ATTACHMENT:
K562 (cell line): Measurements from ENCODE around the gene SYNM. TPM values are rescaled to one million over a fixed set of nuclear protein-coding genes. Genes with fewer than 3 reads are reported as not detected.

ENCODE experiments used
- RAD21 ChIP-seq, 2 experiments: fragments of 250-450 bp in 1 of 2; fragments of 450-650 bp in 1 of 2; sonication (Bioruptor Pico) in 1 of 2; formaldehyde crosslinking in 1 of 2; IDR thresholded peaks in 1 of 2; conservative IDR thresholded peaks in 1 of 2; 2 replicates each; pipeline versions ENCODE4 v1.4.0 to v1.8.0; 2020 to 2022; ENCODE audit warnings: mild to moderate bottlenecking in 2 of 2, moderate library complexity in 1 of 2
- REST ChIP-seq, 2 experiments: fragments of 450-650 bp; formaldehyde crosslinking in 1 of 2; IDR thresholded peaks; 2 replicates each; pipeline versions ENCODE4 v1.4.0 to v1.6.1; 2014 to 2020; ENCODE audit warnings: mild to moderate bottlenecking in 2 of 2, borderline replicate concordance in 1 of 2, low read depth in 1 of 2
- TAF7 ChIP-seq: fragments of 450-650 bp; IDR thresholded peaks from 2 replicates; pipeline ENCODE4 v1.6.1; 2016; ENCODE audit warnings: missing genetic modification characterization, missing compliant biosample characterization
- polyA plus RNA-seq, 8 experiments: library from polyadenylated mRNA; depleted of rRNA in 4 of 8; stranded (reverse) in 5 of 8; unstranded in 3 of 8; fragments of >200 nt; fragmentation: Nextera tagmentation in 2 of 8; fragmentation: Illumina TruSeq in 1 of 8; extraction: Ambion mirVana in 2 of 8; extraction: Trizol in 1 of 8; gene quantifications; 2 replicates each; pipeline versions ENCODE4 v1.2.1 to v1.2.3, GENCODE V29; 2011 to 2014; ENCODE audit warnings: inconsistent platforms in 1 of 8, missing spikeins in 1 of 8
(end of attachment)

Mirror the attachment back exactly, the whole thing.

K562 (cell line): Measurements from ENCODE around the gene SYNM. TPM values are rescaled to one million over a fixed set of nuclear protein-coding genes. Genes with fewer than 3 reads are reported as not detected.

ENCODE experiments used
- RAD21 ChIP-seq, 2 experiments: fragments of 250-450 bp in 1 of 2; fragments of 450-650 bp in 1 of 2; sonication (Bioruptor Pico) in 1 of 2; formaldehyde crosslinking in 1 of 2; IDR thresholded peaks in 1 of 2; conservative IDR thresholded peaks in 1 of 2; 2 replicates each; pipeline versions ENCODE4 v1.4.0 to v1.8.0; 2020 to 2022; ENCODE audit warnings: mild to moderate bottlenecking in 2 of 2, moderate library complexity in 1 of 2
- REST ChIP-seq, 2 experiments: fragments of 450-650 bp; formaldehyde crosslinking in 1 of 2; IDR thresholded peaks; 2 replicates each; pipeline versions ENCODE4 v1.4.0 to v1.6.1; 2014 to 2020; ENCODE audit warnings: mild to moderate bottlenecking in 2 of 2, borderline replicate concordance in 1 of 2, low read depth in 1 of 2
- TAF7 ChIP-seq: fragments of 450-650 bp; IDR thresholded peaks from 2 replicates; pipeline ENCODE4 v1.6.1; 2016; ENCODE audit warnings: missing genetic modification characterization, missing compliant biosample characterization
- polyA plus RNA-seq, 8 experiments: library from polyadenylated mRNA; depleted of rRNA in 4 of 8; stranded (reverse) in 5 of 8; unstranded in 3 of 8; fragments of >200 nt; fragmentation: Nextera tagmentation in 2 of 8; fragmentation: Illumina TruSeq in 1 of 8; extraction: Ambion mirVana in 2 of 8; extraction: Trizol in 1 of 8; gene quantifications; 2 replicates each; pipeline versions ENCODE4 v1.2.1 to v1.2.3, GENCODE V29; 2011 to 2014; ENCODE audit warnings: inconsistent platforms in 1 of 8, missing spikeins in 1 of 8